General characteristics of effective speed enforcement

The general characteristics of traffic law enforcement, as discussed previously, can easily be translated to the specific domain of speed enforcement.


The most important requirement for speed enforcement is that it deters drivers from speeding; not only those drivers that have been apprehended for a speeding violation, but even more so, those who have not. This is called general deterrence. General deterrence is closely related to the risk of being caught as subjectively perceived by a driver. This subjective risk of apprehension can not only be increased by stepping up the intensity of actual speed enforcement, but also by making sure that, independent of the exact enforcement method, the speed enforcement activities are well-publicised, unpredictable and unavoidable, and sustained over a longer period of time.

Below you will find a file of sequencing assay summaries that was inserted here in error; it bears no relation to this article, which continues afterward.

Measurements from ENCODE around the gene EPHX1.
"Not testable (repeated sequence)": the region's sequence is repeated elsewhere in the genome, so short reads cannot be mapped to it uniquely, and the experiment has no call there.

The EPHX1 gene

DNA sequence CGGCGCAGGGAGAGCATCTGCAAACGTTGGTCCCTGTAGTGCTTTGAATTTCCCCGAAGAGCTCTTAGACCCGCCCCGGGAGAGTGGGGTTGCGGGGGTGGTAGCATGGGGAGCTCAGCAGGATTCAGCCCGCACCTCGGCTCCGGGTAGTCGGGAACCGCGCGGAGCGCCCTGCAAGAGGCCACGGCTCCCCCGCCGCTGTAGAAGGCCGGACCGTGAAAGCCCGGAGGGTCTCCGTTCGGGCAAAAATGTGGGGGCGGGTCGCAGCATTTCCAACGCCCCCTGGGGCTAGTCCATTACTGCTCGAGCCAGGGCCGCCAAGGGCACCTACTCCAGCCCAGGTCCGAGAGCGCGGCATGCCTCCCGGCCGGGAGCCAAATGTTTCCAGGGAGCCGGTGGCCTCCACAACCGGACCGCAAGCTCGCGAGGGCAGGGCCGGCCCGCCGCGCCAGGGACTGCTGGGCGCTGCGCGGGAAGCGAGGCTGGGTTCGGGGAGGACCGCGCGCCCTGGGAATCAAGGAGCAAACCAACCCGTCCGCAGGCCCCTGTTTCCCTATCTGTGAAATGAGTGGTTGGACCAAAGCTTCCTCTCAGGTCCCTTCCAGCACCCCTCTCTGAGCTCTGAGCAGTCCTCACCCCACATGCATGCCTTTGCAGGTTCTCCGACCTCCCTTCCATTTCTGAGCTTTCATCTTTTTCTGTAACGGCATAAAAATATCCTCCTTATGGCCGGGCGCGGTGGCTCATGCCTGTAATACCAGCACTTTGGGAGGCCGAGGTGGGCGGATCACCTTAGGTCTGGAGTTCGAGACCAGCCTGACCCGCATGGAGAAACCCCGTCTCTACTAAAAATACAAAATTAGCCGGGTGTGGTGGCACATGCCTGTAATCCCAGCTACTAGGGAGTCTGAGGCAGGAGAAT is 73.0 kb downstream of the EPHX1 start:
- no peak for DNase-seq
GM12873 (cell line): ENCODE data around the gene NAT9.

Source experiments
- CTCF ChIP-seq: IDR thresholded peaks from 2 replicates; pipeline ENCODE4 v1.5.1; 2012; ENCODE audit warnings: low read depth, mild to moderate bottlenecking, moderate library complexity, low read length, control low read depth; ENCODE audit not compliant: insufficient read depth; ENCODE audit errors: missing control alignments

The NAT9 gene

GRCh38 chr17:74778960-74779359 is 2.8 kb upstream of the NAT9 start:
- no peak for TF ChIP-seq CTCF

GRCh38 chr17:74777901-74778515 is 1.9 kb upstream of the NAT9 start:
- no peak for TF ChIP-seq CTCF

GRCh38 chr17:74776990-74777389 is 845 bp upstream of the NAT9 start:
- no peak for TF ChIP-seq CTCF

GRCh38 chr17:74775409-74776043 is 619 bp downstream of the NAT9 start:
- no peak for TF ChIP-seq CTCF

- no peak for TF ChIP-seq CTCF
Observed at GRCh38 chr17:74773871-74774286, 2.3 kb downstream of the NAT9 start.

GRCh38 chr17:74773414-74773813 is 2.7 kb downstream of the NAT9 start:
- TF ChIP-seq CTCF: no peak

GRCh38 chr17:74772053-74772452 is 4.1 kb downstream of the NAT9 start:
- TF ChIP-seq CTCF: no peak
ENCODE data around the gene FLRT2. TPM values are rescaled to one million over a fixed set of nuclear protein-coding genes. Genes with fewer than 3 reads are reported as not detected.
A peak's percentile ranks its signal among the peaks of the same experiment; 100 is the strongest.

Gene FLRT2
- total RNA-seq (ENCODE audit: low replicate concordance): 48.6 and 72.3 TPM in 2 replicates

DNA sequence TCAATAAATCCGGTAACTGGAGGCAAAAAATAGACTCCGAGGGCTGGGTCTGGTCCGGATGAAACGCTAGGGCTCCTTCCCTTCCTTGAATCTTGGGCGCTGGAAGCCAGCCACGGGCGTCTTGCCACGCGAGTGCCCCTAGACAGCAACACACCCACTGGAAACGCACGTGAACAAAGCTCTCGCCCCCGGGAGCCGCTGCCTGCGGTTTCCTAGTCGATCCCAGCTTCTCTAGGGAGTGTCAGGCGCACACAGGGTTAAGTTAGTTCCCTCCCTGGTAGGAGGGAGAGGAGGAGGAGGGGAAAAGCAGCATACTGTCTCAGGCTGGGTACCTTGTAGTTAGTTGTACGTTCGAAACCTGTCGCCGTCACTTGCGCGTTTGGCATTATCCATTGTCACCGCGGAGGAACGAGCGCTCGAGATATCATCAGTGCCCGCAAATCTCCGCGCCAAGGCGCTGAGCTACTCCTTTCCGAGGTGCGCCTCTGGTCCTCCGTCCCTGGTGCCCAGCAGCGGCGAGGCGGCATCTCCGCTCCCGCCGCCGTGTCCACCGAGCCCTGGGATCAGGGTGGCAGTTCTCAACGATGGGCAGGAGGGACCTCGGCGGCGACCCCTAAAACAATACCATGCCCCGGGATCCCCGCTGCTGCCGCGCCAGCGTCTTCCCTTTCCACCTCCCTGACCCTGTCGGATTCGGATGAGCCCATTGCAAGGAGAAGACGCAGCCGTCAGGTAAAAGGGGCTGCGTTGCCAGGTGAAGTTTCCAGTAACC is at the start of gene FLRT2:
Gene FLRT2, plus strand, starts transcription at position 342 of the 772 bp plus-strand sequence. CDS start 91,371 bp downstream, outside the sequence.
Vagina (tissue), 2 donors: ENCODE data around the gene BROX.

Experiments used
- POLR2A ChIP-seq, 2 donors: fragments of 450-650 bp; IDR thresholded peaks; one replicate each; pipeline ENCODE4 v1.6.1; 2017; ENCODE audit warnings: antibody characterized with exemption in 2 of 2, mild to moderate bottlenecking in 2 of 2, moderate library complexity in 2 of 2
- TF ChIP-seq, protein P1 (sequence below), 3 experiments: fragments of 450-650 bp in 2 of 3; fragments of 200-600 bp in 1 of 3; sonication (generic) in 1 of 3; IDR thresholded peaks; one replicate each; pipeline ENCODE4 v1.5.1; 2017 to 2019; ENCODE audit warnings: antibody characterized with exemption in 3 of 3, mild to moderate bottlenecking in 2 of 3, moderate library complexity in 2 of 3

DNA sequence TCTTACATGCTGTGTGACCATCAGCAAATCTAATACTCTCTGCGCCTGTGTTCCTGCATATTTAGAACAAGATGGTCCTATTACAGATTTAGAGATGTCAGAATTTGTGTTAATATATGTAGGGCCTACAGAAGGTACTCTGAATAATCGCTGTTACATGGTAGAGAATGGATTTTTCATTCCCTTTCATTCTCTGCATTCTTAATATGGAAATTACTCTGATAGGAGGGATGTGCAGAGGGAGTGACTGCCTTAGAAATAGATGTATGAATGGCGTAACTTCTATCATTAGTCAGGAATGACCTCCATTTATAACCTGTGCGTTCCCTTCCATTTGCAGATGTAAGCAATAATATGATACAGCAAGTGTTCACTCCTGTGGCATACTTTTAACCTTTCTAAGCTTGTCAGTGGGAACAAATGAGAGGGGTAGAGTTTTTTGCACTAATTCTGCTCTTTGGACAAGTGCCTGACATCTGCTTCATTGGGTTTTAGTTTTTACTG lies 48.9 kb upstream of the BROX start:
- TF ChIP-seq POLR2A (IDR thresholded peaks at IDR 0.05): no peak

Furthermore, for a maximum effect, it is advisable to focus the speed enforcement operations on roads, situations, and times where speeding is considered to have the largest effect on the road safety level. Ideally, the enforcement operations are based on a thorough analysis of crashes and the role of speeding therein.


Rule 3:

Speed enforcement gains in effectiveness if it is targeted towards prioritised roads, situations and times.

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